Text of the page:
Using an analysis of the way European newspapers covered the Fukushima nuclear accident, this article explores how the mass media transmit information about radiation risks from experts to the general public. The study applied a media content analysis method on a total of 1340 articles from 12 leading newspapers in 6 countries: Belgium, Italy, Norway, Russia, Slovenia and Spain. All articles analysed were selected as being directly or indirectly related to the Fukushima accident by containing the word ‘nuclear’ and/or ‘Fukushima’ and were published between 11th March and 11th May 2011. The data presented here focus specifically on a cross-cultural comparison of the way the media use quantitative units. Results suggest that although experts are accustomed to communicating about radiological risks in technical language, often using quantitative units to describe the risks, mass media do not tend to use these units in their reporting. Although the study found a large variation in the measurement units used in different countries, it appeared that journalists in all the analysed countries preferred to describe radioactivity by comparing different radiation exposures, rather than reporting the actual measured units. The paper concludes with some practical guidelines for sound public communication about radiation risks.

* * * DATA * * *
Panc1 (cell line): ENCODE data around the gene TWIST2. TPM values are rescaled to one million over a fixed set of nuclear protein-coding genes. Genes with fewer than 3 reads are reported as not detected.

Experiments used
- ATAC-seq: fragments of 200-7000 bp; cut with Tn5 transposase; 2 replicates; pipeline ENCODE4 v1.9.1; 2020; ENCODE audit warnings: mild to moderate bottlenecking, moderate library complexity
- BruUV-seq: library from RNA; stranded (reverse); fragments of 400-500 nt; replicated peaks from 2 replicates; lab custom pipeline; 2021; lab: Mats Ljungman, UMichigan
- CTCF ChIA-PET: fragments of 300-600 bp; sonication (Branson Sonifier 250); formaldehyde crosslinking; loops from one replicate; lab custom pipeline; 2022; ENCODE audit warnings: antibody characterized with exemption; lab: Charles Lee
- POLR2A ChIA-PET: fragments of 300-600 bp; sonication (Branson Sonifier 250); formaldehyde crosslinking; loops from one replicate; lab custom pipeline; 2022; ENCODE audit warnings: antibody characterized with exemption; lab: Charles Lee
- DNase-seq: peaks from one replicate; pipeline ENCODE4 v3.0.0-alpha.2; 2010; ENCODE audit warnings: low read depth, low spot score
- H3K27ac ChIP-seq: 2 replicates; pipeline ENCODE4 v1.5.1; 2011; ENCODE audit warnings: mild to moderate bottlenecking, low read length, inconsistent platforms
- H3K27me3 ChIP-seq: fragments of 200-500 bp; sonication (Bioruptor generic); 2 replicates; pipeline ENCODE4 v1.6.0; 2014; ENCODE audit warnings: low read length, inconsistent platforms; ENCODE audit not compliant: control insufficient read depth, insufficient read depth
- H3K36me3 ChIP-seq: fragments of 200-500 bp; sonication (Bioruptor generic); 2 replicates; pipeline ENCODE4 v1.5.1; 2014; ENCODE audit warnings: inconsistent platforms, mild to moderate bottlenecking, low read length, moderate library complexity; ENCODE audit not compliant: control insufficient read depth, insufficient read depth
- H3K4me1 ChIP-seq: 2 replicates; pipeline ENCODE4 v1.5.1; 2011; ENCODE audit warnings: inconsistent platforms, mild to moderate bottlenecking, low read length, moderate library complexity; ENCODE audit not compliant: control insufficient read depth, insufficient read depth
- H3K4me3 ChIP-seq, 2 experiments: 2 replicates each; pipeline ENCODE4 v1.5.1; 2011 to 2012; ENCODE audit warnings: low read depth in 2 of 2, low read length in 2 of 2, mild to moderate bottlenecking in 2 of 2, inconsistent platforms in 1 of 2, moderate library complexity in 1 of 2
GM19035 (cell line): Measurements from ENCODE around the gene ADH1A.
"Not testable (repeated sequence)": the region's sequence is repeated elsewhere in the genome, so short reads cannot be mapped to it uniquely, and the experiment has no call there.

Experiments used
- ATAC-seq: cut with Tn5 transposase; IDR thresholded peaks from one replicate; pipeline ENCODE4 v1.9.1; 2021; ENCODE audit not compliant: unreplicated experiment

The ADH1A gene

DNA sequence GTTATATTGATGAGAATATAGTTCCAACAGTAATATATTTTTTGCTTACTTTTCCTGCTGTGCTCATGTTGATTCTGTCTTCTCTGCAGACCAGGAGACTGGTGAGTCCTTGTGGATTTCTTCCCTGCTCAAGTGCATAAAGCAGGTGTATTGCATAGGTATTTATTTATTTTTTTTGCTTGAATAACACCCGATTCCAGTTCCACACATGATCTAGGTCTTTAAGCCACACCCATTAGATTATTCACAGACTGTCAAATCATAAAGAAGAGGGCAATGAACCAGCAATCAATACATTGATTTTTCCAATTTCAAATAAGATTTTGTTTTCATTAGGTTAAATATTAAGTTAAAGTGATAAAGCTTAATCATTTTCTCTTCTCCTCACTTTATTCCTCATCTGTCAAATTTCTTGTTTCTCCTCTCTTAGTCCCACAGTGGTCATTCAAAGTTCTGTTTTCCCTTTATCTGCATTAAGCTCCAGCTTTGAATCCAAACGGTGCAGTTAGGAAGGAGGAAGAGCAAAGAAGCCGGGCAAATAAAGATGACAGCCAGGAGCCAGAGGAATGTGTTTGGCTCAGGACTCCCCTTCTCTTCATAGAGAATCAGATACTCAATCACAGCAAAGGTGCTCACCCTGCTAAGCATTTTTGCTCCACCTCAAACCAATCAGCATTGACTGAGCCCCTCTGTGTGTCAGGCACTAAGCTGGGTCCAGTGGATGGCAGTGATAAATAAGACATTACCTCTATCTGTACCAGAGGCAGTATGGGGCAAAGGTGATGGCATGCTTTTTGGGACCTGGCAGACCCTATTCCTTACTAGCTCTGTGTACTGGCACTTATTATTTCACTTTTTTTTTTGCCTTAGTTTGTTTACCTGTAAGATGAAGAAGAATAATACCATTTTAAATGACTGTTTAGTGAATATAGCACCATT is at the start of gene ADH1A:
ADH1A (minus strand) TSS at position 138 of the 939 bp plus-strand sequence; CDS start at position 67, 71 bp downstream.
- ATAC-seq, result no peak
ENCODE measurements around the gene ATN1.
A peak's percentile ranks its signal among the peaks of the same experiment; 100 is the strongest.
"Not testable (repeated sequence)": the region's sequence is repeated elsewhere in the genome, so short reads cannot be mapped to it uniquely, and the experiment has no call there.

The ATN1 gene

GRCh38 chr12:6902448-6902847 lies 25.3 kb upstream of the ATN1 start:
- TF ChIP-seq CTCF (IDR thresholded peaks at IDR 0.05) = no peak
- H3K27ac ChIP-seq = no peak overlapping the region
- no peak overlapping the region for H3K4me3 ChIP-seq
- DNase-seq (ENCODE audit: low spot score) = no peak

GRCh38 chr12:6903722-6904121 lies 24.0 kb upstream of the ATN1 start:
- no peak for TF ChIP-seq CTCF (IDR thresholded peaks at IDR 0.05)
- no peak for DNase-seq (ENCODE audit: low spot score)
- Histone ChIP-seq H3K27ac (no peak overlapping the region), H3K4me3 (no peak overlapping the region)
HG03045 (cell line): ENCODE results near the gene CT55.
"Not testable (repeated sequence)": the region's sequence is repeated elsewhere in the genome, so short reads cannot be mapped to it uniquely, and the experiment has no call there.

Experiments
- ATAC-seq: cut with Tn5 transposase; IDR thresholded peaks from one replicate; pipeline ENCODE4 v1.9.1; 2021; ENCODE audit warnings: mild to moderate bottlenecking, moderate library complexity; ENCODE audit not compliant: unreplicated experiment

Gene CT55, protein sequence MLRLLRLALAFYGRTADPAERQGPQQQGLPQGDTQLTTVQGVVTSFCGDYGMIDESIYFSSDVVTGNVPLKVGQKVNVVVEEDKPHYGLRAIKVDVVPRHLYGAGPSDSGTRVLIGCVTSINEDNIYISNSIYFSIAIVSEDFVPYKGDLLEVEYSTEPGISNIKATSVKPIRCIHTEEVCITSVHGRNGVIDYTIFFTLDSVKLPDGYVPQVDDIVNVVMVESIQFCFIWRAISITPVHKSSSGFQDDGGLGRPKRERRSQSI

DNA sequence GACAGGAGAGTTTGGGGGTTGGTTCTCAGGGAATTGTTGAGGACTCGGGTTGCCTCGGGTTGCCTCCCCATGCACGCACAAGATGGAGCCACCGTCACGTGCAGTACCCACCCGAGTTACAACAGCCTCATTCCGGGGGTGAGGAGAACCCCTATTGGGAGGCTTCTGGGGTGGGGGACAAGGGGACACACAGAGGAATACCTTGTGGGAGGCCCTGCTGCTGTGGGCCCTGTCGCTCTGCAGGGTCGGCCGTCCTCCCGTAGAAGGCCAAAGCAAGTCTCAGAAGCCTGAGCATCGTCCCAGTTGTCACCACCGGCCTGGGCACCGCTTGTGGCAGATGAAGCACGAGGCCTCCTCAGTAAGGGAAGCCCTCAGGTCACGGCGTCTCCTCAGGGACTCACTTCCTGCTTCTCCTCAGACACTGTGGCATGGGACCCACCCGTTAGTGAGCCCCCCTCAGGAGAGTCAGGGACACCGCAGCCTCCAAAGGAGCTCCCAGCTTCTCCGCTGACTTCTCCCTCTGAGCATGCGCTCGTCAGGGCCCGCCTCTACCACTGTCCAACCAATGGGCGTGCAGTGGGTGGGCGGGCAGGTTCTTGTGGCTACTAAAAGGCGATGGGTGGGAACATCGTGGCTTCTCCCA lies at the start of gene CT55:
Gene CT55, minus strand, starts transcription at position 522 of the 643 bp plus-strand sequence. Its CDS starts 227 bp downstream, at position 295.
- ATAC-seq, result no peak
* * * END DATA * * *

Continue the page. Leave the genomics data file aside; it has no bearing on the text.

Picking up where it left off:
|Journal||Radiation protection dosimetry|
|State||Published - Apr 2015|
|Event||IRPA 2014 - 4th European IRPA Congress : Encouraging Sustainability in Radiation Protection - Switzerland - Geneva|
Duration: 23 Jun 2014 → 27 Jun 2014